The Metropolitan Transit Authority continues to face a multitude of management, operational and fiscal problems.
The ongoing COVID crisis, as well as the lax criminal justice system, cost overruns, delayed project completions, electrical grid failures, closures due to Hurricane Ida flooding, ransomware hackers breaching the MTA’s time-clock provider and never-ending overtime abuses are just a few of the issues the MTA has had to grapple with.
The latest COVID variant, Omicron, is not helping the transit situation. Many private sector employees who had returned to the office are back working remotely at home.
Subway ridership that had recovered somewhat to 50 percent of pre-pandemic numbers dropped to 40 percent in early January.
City COVID regulations requiring COVID vaccination cards to be checked before entering restaurants, I have learned anecdotally, have also kept people from traveling into New York City.
A Park Avenue restaurant I have been frequenting for over 25 years was packed on Thursday nights back in December. But not last Thursday when I dined there. Out of 50 tables, only five had customers.
The MTA’s problem child is the New York City transit system.
Subway crime continues to rise. In November 2021, for example, the daily average robberies increased to 2.9 from 1.3. Major felonies jumped from 3.8 to 7.8.
Total number of robberies in November were 88 compared to 39 in November 2020.
The day after Christmas there was a rash of crimes in the subway system. Four attacks were reported. A subway conductor was attacked, a woman was stabbed, an innocent bystander was pushed onto subway tracks, and gunshots were fired by a man who provoked a verbal dispute with several people waiting for a train.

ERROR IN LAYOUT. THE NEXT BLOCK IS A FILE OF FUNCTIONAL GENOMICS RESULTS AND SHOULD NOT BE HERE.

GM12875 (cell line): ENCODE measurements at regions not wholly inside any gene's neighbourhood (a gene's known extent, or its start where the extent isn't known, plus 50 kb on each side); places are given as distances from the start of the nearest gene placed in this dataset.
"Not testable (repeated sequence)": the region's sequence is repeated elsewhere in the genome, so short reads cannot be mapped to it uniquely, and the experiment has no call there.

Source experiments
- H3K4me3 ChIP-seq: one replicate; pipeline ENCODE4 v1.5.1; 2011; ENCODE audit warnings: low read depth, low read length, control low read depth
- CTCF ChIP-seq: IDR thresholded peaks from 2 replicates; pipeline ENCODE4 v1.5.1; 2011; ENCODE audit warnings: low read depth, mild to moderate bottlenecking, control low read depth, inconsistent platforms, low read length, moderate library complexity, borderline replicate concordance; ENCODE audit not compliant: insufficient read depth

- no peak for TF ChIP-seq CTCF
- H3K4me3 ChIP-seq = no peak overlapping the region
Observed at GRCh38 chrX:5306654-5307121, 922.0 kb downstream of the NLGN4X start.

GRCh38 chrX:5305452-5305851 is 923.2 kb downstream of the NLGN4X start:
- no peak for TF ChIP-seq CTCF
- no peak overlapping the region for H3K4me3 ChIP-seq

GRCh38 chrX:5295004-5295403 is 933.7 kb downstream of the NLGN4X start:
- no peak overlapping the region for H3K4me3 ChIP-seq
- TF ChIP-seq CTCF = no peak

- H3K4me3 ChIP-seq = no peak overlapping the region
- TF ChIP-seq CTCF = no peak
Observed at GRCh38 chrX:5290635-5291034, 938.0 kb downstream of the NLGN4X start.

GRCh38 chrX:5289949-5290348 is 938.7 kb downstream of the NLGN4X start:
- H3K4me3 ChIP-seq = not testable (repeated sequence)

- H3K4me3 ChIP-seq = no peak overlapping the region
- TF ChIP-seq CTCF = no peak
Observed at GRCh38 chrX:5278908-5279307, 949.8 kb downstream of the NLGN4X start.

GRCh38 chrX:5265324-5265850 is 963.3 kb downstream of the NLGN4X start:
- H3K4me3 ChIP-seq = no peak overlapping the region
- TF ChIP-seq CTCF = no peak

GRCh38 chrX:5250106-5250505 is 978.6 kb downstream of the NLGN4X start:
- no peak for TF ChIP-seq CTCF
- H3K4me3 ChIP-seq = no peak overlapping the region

On Saturday, January 10, a vagrant claiming “I am God and I can do it” shoved a woman to her death in front of an oncoming subway train. The victim was the sixth person thrown onto the tracks in the past 12 months.
Manhattan Institute analyst Nicole Gelinas has reported that “violent crime in the subways is still more than twice as high per rider as it was in 2019. The victims are random, but the perpetrators are not. The same hardcore class of criminals (and untreated mentally ill) just have fewer people underground to prey upon.”
And then there is the issue of fare beaters. Since beat cops were told in 2019 not to pursue them because district attorneys refuse to prosecute, subway fare evasion has more than doubled. In 2020, the MTA reported that 13 percent of riders jumped the turnstile versus 6 percent in 2019. (Some suggest the actual numbers could be as high as 18 percent.)
This phenomenon is costing the MTA annually more than $300 million in lost revenues.
Transit services have been scaled back thanks to the Omicron COVID variant. The New York Times reported on Jan. 7 that “on any given day this week, 21 percent of subway conductors, about 1,300 people—have been absent from work….” In addition, 25 percent of the 12,000 bus operators were out sick.
The work shortage has forced the MTA to reduce subway schedules, to suspend service on three of the system’s 22 lines, and to cut bus schedules by 15 percent.
With subway, bus, LIRR and Metro North ridership expected to be well below pre-pandemic numbers, it is projected that the MTA will lose as much as $500 million in fare-box revenues this year.
And while the authority will fund more than $16 billion in deficits over the next three years with federal grants, those dollars are one-shot revenues that serve as stop-gap measures.
Once the federal funding runs dry, the MTA will face a desperate situation.
This helps explain why a report released by the state comptroller in December, “Capital Needs and the Resilience at the MTA,” noted that “the MTA is the engine that drives New York City’s economy, and it is running on borrowed time.”
Sadly, for the MTA to avoid “going off the rails,” riders starting in 2023 may be forced to pay huge fare and toll increases in return for declining services and maintenance.